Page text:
School at Thuan An starts each week with a 7 am Monday morning flag ceremony. Students line up rank and file by age on the cement drive– bright-eyed and uniform in appearance with their pressed light blue and stark white-collared shirts and matching dark blue pants. The choice of footwear is by individual design and that is where true personalities leak out – there’s everything from pink florescent flip flops to Superman plastic sandals to staid black shoes. After the female teachers, dressed in pastel business suits, congregate alongside the children, they all join in to sing the national anthem and the flag is raised on the tall pole in front of the school. That is followed by a recitation of Ho Chi Minh’s creeds – five simple statements to live by – love your country, support your community, protect the environment, live with good intentions, and be courageous. The ceremony always starts with a lot of pomp and seriousness but that usually dissolves as classmates begin to poke and elbow each other in warm familiarity.
The 300 children, ranging from 4 to 20 years of age, then scatter with fluttering hands and excited voices to their classrooms housed in four large, airy buildings. The older children rely completely on sign language while the younger ones are getting their education through the spoken word. When these two groups converge in social settings, sign language is the communications mode of choice.
Vietnamese sign language, like the American edition (ASL), has its own syntax and sentence structure unique to the local spoken language. Its development was influenced by the French, which in turn, was derived from English sign language. Hence, many words and letters in Vietnamese sign are the same or similar to the American version. Since some of the older students understand basic English, I’ve been able to converse with them in a creative combination of rudimentary ASL, and picture drawings and written English on a pad and paper.
The older children sit on plastic stools behind wooden desks as they learn via sign language from the state-designed deaf education curriculum. Their studies end after the 5th grade – effectively eliminating any opportunity to get a high school degree or attend college. Thuy recognizes that these students are fully capable of acquiring more than just five levels of education, and for the past few years, she has arranged for mainstream teachers from secondary level and high schools to visit and teach.
I always try to sneak into the back of the younger children’s classrooms, but these 4 to 7 year olds have eagle eyes and jump at the chance to stand up, bow, and in exaggerated unison, greet me with a boisterous “Chao Co”. If the smiling faces, glowing eyes, and enthusiastic welcome from a group of 6-year-olds doesn’t put you into a good mood, well then, nothing will. Each of the three young teachers work with about 12 of these children at a time and its admirable to watch them captivate, entertain, and teach – all while managing the kinetic energy that these little guys have. Something unplanned happens every single day in these rooms as a result. Just yesterday, I joined a spontaneous train of kiddos as we hopped, shimmied, danced, sang, and laughed our way around the room and through the hallways in an effort to burn off some of their pent up liveliness on a rainy afternoon.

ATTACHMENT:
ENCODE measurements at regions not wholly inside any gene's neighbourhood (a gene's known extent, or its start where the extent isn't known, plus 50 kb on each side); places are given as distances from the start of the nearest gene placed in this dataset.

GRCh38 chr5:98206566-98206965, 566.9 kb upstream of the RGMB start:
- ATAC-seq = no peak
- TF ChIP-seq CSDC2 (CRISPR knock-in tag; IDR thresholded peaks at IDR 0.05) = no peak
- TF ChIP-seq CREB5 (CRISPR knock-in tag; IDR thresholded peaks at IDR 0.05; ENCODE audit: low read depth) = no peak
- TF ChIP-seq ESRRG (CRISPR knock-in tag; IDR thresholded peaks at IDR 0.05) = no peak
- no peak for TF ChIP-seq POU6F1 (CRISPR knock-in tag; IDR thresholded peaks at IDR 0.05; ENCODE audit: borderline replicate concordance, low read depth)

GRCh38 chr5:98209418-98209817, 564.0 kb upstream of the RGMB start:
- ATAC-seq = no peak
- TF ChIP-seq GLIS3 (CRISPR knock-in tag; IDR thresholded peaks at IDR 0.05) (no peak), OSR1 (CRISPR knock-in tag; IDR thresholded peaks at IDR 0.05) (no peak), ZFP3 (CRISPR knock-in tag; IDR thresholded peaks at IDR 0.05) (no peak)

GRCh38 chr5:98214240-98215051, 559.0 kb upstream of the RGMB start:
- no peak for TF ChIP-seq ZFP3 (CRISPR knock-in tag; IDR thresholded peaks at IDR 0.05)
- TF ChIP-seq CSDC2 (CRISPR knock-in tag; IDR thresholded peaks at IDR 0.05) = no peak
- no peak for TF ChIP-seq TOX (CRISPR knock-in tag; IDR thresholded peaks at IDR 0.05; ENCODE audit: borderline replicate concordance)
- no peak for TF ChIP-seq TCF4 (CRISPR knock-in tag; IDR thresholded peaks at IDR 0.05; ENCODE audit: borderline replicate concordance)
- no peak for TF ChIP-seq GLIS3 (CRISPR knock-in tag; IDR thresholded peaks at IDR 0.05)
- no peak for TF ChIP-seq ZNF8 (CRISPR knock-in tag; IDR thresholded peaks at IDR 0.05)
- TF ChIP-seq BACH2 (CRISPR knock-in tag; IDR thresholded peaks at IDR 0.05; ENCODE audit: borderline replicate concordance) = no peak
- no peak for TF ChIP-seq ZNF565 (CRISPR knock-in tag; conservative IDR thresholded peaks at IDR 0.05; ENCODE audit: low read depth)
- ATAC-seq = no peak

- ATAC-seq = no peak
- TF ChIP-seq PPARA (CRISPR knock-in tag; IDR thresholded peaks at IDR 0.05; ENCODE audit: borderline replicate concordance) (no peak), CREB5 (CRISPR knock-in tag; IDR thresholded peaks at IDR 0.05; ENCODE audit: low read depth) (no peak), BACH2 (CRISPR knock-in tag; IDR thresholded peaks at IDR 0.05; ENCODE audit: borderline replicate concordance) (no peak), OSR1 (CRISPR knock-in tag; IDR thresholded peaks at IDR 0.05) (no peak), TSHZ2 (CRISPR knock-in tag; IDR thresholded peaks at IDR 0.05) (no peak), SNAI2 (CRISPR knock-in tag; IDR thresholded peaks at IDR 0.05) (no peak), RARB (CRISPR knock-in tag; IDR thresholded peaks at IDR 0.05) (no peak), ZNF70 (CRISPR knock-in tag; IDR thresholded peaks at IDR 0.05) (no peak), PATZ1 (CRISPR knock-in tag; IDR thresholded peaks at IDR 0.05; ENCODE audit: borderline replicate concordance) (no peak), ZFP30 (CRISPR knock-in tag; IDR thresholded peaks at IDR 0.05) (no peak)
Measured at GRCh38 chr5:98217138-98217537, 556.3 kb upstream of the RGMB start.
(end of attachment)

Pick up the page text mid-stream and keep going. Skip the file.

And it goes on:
Across the way are small therapy rooms where 4, 5, and 6 year olds sit with Ms. Tam and practice speech and listening skills. They scrunch their faces in concentration as they listen to words and sentences said behind them and then attempt to repeat or answer questions. Ms. Tam is patient and kind, wrapping her arms gently around their shoulders as she encourages them to listen to her voice or say a word correctly. She celebrates each tiny success, and her young stewards respond with radiant smiles. They end the 15 minute sessions with a carefully chosen sticker, a hug, and a bow before the child rejoins his or her peers in class.
Upstairs, infants and toddlers engage in Early Intervention sessions. When you’re born without hearing sound and are amplified with hearing aids later, the brain has a lot of catching up to do in terms of auditory mapping and language acquisition. Ms Lan helps them do just that, coaching family members as they play, talk, and encourage speech from these youngest members of Thuan An.
At 4 pm, a cacophony of motorbikes converges on the school as parents pick up their children. Since 100 of the students are boarders, the day doesn’t end with the last class, but rather much later. After dinner, games, and homework, a staff of nuns leads them upstairs to bed. The boarding school environment and shared experience has created a strong bond among the children here. The older kids look out for the younger ones. It’s a real family environment.
Overseeing this complex operation are Ms Thuy, the Executive Director and Sister Dao, the Education Director. Sister Dao is a Catholic nun with a dry sense of humor and a comfortable-in-her-skin vibe. I can’t help but find myself waiting for her to break out into some Sound of Music song with the devoted and warm “Maria” way in which she interacts with the children.
There’s a lot to deal with but these women have multi-tasking down to a science. It’s a bit of a throwback in some ways. There is no inter-school conferencing system – teachers call each other on their cell phones. Faxes are popular. Email is not widely used. There are no credit cards. Food staples are purchased in bulk at the farmer’s market in the village and a large team of cooks prepares scores of meals fresh daily – no Lunchables here. Perhaps most striking is the fact that whenever Thuy makes a service telephone call, she gets a live person on the other end – no automated menus or voicemail.
Just like those weekly flag ceremonies, the school combines order and principled living with a whole lot of personality and charisma.